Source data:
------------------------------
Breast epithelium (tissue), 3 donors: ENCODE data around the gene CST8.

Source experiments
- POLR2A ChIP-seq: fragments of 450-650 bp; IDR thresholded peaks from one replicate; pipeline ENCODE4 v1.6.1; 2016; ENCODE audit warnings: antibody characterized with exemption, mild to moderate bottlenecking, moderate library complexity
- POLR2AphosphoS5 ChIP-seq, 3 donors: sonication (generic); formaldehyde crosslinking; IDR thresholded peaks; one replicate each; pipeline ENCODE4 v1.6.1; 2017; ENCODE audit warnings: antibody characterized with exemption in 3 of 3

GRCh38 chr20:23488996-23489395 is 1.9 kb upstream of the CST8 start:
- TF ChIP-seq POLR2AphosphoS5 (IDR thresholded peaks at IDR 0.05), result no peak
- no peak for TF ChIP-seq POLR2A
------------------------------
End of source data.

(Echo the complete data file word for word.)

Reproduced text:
Breast epithelium (tissue), 3 donors: ENCODE data around the gene CST8.

Source experiments
- POLR2A ChIP-seq: fragments of 450-650 bp; IDR thresholded peaks from one replicate; pipeline ENCODE4 v1.6.1; 2016; ENCODE audit warnings: antibody characterized with exemption, mild to moderate bottlenecking, moderate library complexity
- POLR2AphosphoS5 ChIP-seq, 3 donors: sonication (generic); formaldehyde crosslinking; IDR thresholded peaks; one replicate each; pipeline ENCODE4 v1.6.1; 2017; ENCODE audit warnings: antibody characterized with exemption in 3 of 3

GRCh38 chr20:23488996-23489395 is 1.9 kb upstream of the CST8 start:
- TF ChIP-seq POLR2AphosphoS5 (IDR thresholded peaks at IDR 0.05), result no peak
- no peak for TF ChIP-seq POLR2A